Concerning the second prong, the court stated:

[W]e find that the second prong of the Koval test is also met: the challenged provision unreasonably favors [Defendant]. Since [Defendant] denied liability, [Plaintiffs] were faced with the unsavory choice of either accepting the lower actual cash value of the organ or expending a large sum of money in replacement costs without a guarantee of reimbursement. In fact, under the terms of the contract, [Plaintiffs] could have only received replacement value in this instance after expending the replacement or repair funds and obtaining a judicial determination concerning liability. Thus, applying the teachings of Standard Venetian Blind and Koval to the instant case, we find the replacement requirement unconscionable despite the clear and unambiguous language of the policy.

The court upheld the jury’s award and denied the Defendant’s appeal.

Overhead and Profit Should be Included with Payments Made on Actual Cash Value Basis

Jonathan Bukowski | Property Insurance Coverage Law Blog | November 15, 2017

While many carriers continue their attempt to exclude overhead and profit from property damage claim payments made on an actual cash value basis, the majority approach across the United States has been to include general contractor overhead and profit in actual cash value payments for losses where repairs would be reasonably likely to require a general contractor, even if no general contractor is used or no repair or replacement is made.

The Colorado Department of Regulatory Agency expressed a similar standard in its 1998 initial issuance, and 2007 re-issuance, of Bulletin No. B-5.1 – Calculation Of Actual Cash Value: Prohibition Against Deducting Contractors’ Overhead And Profit From Replacement Cost Where Repairs Are Not Made.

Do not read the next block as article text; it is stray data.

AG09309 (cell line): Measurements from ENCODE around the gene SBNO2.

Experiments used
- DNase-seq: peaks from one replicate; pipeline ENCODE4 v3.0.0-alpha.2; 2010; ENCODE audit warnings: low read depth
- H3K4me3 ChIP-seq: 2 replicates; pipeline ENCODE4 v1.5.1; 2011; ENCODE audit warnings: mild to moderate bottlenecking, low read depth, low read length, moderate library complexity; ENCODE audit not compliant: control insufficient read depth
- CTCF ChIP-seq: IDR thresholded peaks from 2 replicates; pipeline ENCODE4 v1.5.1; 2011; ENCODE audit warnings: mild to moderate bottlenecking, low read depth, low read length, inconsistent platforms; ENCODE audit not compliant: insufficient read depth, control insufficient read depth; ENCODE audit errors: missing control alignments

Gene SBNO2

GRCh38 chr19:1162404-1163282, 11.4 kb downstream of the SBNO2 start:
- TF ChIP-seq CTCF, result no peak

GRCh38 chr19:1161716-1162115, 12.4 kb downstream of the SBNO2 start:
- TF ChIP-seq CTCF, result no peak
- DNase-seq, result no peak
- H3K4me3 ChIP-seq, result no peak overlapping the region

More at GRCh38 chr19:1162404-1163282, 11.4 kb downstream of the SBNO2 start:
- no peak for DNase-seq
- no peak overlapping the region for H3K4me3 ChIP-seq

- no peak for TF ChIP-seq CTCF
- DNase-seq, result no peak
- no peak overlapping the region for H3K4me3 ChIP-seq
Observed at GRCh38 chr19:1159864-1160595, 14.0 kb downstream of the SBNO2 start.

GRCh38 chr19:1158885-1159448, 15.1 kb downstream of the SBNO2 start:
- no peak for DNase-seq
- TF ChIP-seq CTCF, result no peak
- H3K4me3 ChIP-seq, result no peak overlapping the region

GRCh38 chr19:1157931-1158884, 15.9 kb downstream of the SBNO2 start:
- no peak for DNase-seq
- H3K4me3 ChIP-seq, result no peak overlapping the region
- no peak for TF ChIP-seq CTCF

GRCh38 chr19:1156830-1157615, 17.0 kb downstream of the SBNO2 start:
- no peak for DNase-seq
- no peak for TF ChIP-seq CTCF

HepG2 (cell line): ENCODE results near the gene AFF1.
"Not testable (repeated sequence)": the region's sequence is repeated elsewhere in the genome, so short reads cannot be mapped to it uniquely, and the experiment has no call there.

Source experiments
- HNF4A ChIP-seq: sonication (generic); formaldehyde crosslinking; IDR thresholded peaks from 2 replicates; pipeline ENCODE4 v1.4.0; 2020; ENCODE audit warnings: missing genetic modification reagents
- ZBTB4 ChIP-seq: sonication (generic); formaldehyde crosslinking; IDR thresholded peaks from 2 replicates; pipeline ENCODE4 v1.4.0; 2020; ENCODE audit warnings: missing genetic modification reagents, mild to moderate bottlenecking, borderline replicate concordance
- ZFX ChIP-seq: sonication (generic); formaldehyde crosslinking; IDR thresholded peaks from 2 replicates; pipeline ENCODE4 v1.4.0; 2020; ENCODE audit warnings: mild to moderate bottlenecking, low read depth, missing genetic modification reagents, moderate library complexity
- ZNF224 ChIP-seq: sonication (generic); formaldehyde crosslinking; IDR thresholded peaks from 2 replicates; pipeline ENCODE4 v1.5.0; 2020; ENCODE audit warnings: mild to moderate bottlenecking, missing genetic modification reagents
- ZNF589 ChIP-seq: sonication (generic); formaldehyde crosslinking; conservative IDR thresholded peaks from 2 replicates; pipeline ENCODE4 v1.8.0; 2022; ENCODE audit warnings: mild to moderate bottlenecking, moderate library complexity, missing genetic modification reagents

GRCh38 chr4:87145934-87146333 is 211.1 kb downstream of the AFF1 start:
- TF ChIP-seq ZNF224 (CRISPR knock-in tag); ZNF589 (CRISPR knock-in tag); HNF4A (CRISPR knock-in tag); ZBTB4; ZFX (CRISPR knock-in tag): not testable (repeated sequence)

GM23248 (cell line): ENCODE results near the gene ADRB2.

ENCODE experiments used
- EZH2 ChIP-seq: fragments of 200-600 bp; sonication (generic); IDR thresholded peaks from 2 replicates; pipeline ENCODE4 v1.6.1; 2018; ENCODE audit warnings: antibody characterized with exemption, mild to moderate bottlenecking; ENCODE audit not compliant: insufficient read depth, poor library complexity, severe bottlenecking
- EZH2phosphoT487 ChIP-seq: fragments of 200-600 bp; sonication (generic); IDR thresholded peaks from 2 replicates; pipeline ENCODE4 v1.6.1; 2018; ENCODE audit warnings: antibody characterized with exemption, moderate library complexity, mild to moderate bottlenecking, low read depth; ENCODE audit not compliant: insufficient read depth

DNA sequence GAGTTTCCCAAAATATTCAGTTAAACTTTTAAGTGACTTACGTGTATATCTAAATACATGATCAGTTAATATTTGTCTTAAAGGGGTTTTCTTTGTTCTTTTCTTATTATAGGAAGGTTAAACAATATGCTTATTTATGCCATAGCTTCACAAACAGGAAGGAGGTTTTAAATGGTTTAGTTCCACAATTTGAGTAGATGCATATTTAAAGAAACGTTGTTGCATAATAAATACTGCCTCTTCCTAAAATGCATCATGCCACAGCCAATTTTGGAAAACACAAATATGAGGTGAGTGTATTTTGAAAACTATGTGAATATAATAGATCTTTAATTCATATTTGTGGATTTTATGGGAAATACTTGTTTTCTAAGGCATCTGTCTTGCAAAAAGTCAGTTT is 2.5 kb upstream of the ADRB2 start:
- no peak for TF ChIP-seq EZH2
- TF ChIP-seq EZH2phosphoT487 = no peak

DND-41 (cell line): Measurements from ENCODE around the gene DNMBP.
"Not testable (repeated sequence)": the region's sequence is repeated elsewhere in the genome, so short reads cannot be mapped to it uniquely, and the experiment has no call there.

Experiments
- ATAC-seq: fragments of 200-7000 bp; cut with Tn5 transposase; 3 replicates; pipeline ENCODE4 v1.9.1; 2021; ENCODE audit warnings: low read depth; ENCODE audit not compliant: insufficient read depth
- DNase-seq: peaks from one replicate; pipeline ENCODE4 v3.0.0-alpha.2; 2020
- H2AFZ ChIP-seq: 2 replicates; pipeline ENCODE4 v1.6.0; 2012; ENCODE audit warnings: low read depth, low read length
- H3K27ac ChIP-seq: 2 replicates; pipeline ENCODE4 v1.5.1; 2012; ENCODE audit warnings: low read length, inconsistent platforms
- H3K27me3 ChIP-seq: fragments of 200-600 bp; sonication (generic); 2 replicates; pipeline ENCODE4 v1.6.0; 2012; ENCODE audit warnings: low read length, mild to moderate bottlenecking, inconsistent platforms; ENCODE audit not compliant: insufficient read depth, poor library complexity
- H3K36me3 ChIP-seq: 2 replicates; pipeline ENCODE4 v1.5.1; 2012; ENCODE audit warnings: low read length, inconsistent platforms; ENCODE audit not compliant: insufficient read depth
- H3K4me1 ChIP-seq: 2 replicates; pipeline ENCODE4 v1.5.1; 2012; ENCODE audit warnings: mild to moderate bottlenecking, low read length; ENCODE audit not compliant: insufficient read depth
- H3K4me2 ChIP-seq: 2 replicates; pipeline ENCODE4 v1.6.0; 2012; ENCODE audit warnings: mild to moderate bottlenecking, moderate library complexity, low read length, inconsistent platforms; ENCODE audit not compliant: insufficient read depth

Colorado DORA Bulletin No. B-5.1 provides:

II. Applicability and Scope

This bulletin is intended for and applies to all property and casualty companies providing replacement cost coverage of dwellings. . .

III. Division Position

Insurers shall be prohibited from deducting contractors’ overhead and profit in addition to depreciation when policyholders do not repair or replace the structure.

. . . .

The position of the Division of Insurance is that the actual cash value of a structure under a replacement cost policy, when the policyholder does not repair or replace the structure, is the full replacement cost with proper deduction for depreciation. Deduction of contractors’ overhead and profit, in addition to depreciation is not consistent with the definition of actual cash value.

When taken into consideration with much of the case law that has developed around the country, the Colorado Division of Insurance Bulletin provides strong support for policyholders’ entitlement to general contractor overhead and profit in actual cash value payments where it is reasonably likely that a general contractor would be required to complete the repairs to the insured property.

More recently, Judge Pratt of Arapahoe County relied on Bulletin No. B-5.1 and case law from other jurisdictions in determining that the law of Colorado with regards to overhead and profit in the context of actual value payments:

[I]s that overhead and profit is to be included as part of the actual cash value determination where it is reasonably likely that the services of a general contractor will be required to repair or replace the covered damage.1

When considering Judge Pratt’s decision, the Colorado Department of Regulatory Agency Bulletin No. B-5.1, and the extensive amount of case law from other jurisdiction, it becomes clear that overhead and profit should be included with payments made on an actual cash value basis in circumstances where the policyholder would be reasonably likely to need a general contractor in repairing or replacing the damaged property in issue under Colorado law.
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1 Woodgate South Homeowners Assoc. v. American Family Mut. Ins. Co., No. 2013cv30784 (Colo. Dist. Ct. Oct. 20, 2014).

California Supreme Court Affirms California Fair Plan Ass’n v. Garnes, and Preserves Homeowners’ Interests

Stephanie Poll | Property Insurance Coverage Law Blog | August 17, 2017